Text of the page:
Beijing Court confirms Yahoo’s music service infringes copyright law

January 2008

Record labels, internet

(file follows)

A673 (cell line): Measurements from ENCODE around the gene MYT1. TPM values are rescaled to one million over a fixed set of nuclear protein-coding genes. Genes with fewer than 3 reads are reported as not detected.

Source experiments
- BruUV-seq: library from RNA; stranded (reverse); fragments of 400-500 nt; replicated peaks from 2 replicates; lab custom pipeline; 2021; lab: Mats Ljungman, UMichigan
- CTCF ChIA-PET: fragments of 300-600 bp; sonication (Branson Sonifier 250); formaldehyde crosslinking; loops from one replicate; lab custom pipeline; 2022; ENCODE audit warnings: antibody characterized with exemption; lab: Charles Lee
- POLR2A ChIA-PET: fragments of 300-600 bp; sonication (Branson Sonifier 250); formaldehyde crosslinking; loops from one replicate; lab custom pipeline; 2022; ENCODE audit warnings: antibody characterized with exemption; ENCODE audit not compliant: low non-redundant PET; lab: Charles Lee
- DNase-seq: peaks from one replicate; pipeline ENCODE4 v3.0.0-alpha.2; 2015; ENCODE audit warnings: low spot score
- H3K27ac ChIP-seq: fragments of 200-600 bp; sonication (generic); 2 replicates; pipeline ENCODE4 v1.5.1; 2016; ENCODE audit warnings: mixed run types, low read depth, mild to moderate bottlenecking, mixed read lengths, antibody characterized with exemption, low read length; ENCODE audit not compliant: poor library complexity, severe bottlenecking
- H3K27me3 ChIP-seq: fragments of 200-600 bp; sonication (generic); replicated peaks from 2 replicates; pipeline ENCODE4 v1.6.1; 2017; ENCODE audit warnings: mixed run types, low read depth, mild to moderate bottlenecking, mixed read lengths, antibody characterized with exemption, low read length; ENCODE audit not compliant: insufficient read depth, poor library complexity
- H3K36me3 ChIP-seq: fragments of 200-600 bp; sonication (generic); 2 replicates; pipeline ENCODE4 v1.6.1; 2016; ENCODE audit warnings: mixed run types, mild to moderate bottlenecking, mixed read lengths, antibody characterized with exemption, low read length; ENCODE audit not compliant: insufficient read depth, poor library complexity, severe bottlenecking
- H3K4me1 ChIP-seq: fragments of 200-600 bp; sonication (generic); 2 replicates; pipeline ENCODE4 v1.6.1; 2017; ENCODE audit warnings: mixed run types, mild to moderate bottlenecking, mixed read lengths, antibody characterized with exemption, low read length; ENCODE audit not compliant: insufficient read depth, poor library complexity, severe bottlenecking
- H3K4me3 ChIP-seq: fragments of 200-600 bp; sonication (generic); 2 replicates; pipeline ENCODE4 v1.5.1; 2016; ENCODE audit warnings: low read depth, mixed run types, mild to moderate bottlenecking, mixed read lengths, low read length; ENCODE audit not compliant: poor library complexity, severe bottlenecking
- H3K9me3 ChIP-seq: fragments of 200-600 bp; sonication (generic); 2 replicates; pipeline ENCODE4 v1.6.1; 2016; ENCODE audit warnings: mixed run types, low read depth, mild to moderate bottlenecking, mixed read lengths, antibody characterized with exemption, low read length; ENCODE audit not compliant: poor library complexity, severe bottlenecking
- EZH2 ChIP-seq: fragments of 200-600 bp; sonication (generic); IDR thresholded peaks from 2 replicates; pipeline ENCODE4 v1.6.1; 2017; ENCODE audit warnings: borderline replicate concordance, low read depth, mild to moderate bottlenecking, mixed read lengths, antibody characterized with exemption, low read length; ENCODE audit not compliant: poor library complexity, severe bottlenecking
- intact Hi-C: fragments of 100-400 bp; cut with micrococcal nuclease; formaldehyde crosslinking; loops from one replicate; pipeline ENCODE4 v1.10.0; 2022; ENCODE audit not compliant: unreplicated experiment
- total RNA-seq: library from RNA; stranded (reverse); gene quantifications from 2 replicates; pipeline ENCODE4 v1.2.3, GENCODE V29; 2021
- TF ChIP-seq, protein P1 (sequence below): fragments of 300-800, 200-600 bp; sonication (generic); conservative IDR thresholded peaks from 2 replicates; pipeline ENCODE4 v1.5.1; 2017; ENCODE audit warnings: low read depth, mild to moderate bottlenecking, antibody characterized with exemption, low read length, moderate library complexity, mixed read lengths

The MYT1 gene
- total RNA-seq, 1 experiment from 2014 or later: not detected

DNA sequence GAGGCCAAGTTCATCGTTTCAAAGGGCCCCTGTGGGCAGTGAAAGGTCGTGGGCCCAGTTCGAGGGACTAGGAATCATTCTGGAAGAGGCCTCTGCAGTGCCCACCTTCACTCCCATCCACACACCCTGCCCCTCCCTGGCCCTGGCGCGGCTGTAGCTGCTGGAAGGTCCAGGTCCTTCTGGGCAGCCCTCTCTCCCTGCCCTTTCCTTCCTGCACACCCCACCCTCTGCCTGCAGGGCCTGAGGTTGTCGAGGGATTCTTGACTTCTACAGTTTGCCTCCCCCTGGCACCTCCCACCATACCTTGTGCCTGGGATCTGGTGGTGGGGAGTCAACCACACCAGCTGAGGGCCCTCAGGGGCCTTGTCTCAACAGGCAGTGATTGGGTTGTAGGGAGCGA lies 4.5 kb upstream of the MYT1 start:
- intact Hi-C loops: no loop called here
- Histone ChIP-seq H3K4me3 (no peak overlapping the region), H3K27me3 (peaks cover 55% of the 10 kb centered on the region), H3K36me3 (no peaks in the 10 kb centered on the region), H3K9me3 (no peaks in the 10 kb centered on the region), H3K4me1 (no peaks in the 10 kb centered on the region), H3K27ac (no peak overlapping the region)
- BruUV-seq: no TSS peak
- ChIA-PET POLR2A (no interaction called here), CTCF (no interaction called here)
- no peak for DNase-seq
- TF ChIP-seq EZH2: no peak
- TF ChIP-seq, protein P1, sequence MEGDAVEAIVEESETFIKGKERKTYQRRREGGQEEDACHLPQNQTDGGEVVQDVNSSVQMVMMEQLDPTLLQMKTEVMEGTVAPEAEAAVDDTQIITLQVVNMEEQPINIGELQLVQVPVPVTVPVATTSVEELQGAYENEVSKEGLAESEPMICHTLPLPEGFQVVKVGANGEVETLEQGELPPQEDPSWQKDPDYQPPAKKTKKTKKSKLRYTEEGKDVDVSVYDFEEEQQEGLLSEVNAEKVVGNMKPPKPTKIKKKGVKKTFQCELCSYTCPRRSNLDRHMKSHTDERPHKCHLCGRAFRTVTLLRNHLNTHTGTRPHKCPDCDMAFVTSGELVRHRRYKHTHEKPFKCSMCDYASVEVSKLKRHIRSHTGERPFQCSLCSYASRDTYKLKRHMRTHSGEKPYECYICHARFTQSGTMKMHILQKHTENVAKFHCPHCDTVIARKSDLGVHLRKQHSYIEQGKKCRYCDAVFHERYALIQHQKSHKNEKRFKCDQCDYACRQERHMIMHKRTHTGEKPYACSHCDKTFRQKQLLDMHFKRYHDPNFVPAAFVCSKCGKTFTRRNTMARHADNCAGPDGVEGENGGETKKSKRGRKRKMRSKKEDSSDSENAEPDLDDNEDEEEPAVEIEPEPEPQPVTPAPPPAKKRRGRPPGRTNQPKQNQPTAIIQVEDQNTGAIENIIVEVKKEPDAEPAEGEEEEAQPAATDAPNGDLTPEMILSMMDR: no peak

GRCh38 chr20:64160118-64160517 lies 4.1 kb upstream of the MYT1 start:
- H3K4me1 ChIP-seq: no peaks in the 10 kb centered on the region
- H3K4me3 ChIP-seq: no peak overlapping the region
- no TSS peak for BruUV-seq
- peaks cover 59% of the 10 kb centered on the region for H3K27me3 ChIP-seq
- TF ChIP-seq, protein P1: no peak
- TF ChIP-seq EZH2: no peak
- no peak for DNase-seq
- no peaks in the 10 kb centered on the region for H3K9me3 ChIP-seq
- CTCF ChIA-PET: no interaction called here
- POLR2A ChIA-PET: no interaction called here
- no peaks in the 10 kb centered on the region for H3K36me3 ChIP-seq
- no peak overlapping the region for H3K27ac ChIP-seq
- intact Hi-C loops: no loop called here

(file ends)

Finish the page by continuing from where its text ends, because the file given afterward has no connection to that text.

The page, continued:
The international recording industry has hailed a landmark Beijing court ruling confirming that Yahoo China’s music delivery service violates Chinese law by facilitating mass copyright infringement. Yahoo China, part-owned by one of the world’s biggest internet companies, Yahoo Inc, runs an operation enabling users to search for, play and download pirate music without ever leaving its website.  Yahoo China’s appeal against a guilty verdict in April was today dismissed by the Beijing Court. The decision is made under new Chinese copyright laws which entered into force in 2006.  The Court separately ruled on a similar case against internet company, Baidu which ‘deep links’ to thousands of illegal tracks had been brought under the previous Chinese copyright laws.  The ruling confirmed that Baidu participated with and assisted third party sites in transmitting infringing music, but under the old laws Baidu was not liable for copyright infringement. Over 99 per cent of all music downloading in China infringes. In September 2005 IFPI filed claims on behalf of Gold Label, Go East, Cinepoly, EMI, Warner, Universal and Sony BMG – in the Beijing No.1 Intermediate Court regarding a total of 195 sound recordings claiming infringement of the record companies’ rights by Baidu for providing sound recordings to the public by means of streaming or download via the site.  In November 2006 the Beijing No.1 Intermediate People’s Court ruled that Baidu was not infringing and IFPI appealed on behalf of Go East, Cinepoly, Warner, Universal and Sony BMG to the Beijing Higher People’s Court who have now upheld that earlier ruling.

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